Technology for propylene boosting in steamcrackers

Integration of steamcracker C4/C5 components with a fixed-bed fluid catalytic-cracking reactor employing a shape-selective heterogeneous zeolytic ZSM-5 catalyst

Heinz V Boelt and Stephan Glanz

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Article Summary

Higher worldwide annual growth rates of propylene relative to ethylene predicate interest in increasing propylene-to-ethylene ratios (P/E) in ethylene plants. Ethylene plants, or steamcrackers, are still the main propylene source, with a 70 per cent share in the primary production routes, and are desired from an economical point of view.

In the cracking furnaces, the achievable P/E is limited to a value of approximately 0.65, since at higher ratios the total olefin yield (that is, the sum of ethylene and propylene) drops to an uneconomically low level. In order to overcome this situation, different approaches have been taken to increase the production of propylene from steamcrackers, including:
—  Recycling of C4 and C5 cuts
—  Integration of a metathesis unit
—  Integration of C4/C5 with fluidised catalytic cracking
—  Integration of C4/C5 with fixed-bed catalytic cracking (Propylur).

Using specially formulated catalysts, the proprietary Propylur technology, effectively integrates steamcracker C4/C5 product with fixed-bed catalytic cracking. Propylur has been developed by Lurgi and is exclusively available through Linde for application in steamcrackers.

Feedstocks and products
To cost-effectively increase steamcracker P/E ratios, Propylur units (Figure 1) are designed to operate with different types of feeds typically available in a petrochemical complex (for example, C4 cuts, raffinate I, raffinate II or gasoline fractions). Products include propylene, ethylene and butylenes in an equilibrium composition, which is nearly independent from the applied feedstock .

There are only a small number of feedstock constraints with respect to purity and composition. Feedstocks containing both high or low concentrations of olefins can be processed. Naturally, feedstocks with a higher olefin content are more favourable, since only the contained olefins are converted to the desired products. Paraffins, cycloalkanes, cycloalkenes and aromatics can be contained in the feedstock and pass the reactor with negligible conversion (non-convertibles). Components such as diolefins should be limited to approximately 1.5 wt%, as these contribute to gum and coke formation.

Catalyst function
In Figure 2, a feedstock having its peak concentration at a chain length of C5= (that is, a gasoline fraction or a naphtha) is converted in a single pass by the Propylur catalyst to a product with a peak concentration at a chain length of C3= (that is, propylene). Whereas the olefin distribution in the feedstock is naturally very dependent on the type of applied feed, the product distribution always looks quite similar (defined by the equilibrium).

Reaction, conversion and yields
The principle of a Propylur reaction can be explained in a non-scientific manner as follows:
— By means of a shape-selective heterogeneous zeolytic catalyst of the ZSM-5 type, olefinic C4 and C5 components are cracked to CH2 molecules, which recombine in an equilibrium reaction to C2, C3 and C4 olefins, having a peak at propylene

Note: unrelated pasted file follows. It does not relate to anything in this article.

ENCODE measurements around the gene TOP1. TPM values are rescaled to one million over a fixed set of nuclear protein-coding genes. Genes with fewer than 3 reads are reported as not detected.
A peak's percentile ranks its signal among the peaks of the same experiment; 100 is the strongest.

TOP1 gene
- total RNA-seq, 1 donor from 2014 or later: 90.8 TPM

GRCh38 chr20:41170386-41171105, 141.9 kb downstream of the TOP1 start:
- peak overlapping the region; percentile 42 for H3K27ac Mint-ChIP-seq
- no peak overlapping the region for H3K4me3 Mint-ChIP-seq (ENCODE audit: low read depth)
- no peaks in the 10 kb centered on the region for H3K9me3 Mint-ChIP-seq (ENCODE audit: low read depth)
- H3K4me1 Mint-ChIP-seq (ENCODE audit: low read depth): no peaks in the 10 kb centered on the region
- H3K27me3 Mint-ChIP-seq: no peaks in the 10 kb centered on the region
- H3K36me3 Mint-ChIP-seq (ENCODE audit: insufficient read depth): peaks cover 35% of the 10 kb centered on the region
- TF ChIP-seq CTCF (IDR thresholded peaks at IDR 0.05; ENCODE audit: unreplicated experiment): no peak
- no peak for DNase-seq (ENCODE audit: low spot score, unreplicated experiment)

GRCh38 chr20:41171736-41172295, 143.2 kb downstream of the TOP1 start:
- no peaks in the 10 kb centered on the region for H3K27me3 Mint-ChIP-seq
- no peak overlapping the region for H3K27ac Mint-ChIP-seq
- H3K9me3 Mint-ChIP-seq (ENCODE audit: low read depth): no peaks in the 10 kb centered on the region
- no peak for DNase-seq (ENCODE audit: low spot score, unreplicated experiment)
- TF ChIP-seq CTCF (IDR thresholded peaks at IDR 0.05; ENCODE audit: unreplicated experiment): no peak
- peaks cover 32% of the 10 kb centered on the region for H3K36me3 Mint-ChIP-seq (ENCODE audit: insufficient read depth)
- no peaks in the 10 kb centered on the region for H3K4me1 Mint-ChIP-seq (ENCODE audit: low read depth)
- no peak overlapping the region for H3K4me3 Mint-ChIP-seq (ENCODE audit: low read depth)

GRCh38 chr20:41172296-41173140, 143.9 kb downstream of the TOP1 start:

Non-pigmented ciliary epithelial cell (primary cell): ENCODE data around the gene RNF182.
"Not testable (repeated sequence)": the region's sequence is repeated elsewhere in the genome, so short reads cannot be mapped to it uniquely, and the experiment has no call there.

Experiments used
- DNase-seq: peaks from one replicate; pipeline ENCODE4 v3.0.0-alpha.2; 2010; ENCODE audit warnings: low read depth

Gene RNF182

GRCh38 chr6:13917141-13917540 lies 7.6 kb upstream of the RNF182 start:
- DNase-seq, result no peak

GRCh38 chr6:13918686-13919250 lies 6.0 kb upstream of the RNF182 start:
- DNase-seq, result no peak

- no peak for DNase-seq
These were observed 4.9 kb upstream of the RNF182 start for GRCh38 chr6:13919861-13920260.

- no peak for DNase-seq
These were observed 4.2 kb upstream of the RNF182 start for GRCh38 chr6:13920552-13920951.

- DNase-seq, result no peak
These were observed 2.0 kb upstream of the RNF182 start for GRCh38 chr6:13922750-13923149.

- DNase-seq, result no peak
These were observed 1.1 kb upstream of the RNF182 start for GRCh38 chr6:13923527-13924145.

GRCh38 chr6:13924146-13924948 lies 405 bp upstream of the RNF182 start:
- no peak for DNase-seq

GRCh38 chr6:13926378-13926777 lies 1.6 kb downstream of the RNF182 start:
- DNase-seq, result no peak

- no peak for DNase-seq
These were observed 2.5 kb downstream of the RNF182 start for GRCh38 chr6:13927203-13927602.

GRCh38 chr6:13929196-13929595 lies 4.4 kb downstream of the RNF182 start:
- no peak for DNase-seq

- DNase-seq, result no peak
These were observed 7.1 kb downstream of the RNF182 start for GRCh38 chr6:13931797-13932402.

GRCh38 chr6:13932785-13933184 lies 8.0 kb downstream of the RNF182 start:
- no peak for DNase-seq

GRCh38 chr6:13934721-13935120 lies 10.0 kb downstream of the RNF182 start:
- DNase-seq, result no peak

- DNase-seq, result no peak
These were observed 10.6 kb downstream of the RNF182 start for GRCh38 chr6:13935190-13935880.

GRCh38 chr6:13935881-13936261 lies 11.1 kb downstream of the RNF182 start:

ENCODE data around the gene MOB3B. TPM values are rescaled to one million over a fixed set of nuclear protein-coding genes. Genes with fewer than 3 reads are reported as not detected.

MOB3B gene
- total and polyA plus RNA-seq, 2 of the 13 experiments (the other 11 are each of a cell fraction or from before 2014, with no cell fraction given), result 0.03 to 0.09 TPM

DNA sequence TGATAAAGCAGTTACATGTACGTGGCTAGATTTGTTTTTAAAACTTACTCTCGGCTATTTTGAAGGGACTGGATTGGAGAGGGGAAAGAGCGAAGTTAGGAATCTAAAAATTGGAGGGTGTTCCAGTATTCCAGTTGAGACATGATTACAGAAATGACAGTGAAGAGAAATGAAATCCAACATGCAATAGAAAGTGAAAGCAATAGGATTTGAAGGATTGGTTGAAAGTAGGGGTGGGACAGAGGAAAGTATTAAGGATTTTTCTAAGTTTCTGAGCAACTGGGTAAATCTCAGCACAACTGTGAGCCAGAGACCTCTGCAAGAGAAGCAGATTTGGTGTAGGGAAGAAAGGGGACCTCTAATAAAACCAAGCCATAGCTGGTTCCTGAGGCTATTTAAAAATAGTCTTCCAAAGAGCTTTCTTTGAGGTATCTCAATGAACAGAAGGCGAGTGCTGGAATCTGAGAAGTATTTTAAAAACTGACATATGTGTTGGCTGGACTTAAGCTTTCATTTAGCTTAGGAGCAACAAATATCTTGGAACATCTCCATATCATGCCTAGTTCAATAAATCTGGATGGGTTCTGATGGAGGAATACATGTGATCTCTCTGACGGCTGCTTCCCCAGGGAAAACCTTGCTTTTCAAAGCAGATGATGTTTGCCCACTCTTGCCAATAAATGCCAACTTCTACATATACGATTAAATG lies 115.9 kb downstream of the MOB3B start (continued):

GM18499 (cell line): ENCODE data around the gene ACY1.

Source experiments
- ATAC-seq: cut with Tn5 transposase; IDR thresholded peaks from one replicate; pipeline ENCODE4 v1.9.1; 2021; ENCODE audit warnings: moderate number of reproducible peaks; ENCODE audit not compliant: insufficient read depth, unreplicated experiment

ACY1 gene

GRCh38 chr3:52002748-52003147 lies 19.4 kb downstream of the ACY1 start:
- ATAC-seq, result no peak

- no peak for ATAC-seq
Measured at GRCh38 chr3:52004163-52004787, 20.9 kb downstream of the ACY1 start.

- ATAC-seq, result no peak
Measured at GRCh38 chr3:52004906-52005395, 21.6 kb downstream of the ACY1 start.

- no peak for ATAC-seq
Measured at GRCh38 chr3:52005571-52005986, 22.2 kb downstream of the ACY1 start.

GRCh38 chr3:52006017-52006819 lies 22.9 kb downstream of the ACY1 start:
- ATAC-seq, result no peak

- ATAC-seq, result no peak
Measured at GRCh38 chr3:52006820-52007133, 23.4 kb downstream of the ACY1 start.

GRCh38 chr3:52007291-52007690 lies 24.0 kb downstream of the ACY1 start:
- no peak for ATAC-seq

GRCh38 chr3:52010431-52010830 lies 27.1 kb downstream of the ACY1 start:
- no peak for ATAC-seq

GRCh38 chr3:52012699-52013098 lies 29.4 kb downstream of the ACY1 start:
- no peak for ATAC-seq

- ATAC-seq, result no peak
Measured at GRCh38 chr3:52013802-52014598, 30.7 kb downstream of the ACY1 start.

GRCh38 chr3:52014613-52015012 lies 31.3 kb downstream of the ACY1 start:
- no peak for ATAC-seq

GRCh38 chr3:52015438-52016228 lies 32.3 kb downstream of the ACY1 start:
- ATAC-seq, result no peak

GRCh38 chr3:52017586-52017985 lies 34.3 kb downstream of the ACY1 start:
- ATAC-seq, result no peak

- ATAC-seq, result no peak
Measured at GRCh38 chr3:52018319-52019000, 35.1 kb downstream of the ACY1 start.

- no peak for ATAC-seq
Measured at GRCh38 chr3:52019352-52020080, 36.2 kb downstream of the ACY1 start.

— In a single-pass operation, a typical reactor product contains 40–45 per cent propylene, 10 per cent ethylene and 30 per cent butylenes
— If the produced butylenes are recycled, propylene yield can be increased to 60 per cent and ethylene yield to 15 per cent.
The given yields are related to the feedstock’s olefins content as shown in Table 1.

Catalyst performance
In accordance with the chosen favorable process conditions (for example, temperature, pressure and steam dilution) the coking tendency in the Propylur reactor is very low. As a result, no continuous catalyst regeneration is required and an advantageous fixed-bed reactor system can be applied.

The cycle length is expected to exceed 1000 hours, which means that catalyst regeneration has to be performed only eight times per year. Based on laboratory pilot plant experience, a catalyst lifetime of more than 15 months is expected.

Catalyst regeneration is performed in situ by means of a nitrogen cycle with a small air make-up for a controlled combustion of the coke deposits on the catalyst. This regeneration procedure represents common industrial practice and is also used for the regeneration of several types of catalysts in different applications.

The process is based on a shape-selective heterogeneous zeolytic catalyst of the ZSM-5 type, which has been optimised for this specific application in co-operation with Süd Chemie AG, a major catalyst supplier. The reactor type is an adiabatic fixed bed, similar to the reactor of a Claus unit. Applied reaction conditions are moderate, with a typical temperature of approximately 500°C and a pressure just above atmospheric pressure (for example, 2 bar).
Process description
One of the outstanding characteristics of Propylur is the application of a steam dilution. It reduces the hydrocarbon partial pressure of the reactants, shifting the equilibrium towards the desired product distribution. Furthermore, both coking tendency and gum formation are suppressed. Additional heat required for the slightly endothermic reaction is transported into the reactor.

The liquid C4 or C4/C5 feedstock is first vapourised and mixed with steam. The HC/steam mixture is further heated against reactor effluent and in a fired heater before entering the fixed-bed adiabatic reactor.

By cooling the reactor effluent, the steam is condensed and can be separated together with some gasoline by-products. The remaining vapour is compressed to accomplish C3/C4 separation at reasonable temperatures. The C3- fraction is routed to the battery limit of the unit.

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